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Professor’s Corner – Pitfall Conventions: What Does the Card Say? 01/23/2012

Posted by raznprince in Ask a Professor, Pokemon TCG, TCG Strategy.
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As I have previously stated, it is important to understand the cards you play with as they are written. As a judge for several tournaments, I get a lot of questions regarding the rulings of the cards players play during their games and my most common first response is “what does the card say?” However, in some cases, it’s not always clear what to do, but here are some tips to watch out for when it comes to understanding the cards you play:

  1. The words “you may” specify that particular effect of the card or attack is optional. In other words, you don’t have to do it if you don’t want to.
  2. The words “up to” specify that the outcome of the effect must be less than or equal to the magnitude of the effect written on the card.
  3. The absence of the above phrases assumes that the effects must be performed as written.
  4. Do not confuse what you can or can’t do between playing Trainer-Item/Supporter/Stadium cards with effects of attacks:
    1. The former requires that you satisfy all conditions associated with the card in order to perform the effect (Example: For Pokémon Communication, you must have a Pokémon in your hand to exchange for a Pokémon in your deck). You cannot play an Item or Supporter Card for no effect. However, if the effect requires you to search for a card in your deck you may “fail” the search regardless of whether the desired card is in your deck or not because the contents of your deck isn’t public knowledge.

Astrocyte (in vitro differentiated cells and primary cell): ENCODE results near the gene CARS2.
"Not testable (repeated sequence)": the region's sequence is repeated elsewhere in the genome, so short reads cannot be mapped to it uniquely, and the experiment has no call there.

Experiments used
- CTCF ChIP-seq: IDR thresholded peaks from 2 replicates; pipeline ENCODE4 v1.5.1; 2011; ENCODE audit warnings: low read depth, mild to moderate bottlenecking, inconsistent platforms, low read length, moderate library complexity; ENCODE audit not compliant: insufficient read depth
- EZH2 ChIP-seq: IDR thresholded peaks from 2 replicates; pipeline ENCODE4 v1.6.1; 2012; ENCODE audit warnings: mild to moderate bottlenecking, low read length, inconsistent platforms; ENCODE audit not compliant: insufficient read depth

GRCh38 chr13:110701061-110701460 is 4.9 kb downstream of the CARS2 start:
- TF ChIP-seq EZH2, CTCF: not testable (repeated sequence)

2. Unless otherwise specified, the latter doesn’t require all effect conditions to be satisfied for the attack to succeed, however what can be done with the attack must be done. (Example: If an attack does 30 damage, poisons the defending Pokémon, and then your opponent must discard a card from his/her hand, but he/she has no cards in his/her hand this turn, the attack still works minus the discard effect.)
    3. If an effect requires you to move a card from the discard pile to either your hand, deck, or attach to a Pokémon, you must reveal that card to your opponent before placing accordingly.

I hope this helps de-mystify the concerns you have on understanding your cards. Any questions, comments, or constructive feedback? Let me know!

Professor Raz

Professor Knowldege Difficulty: Basic

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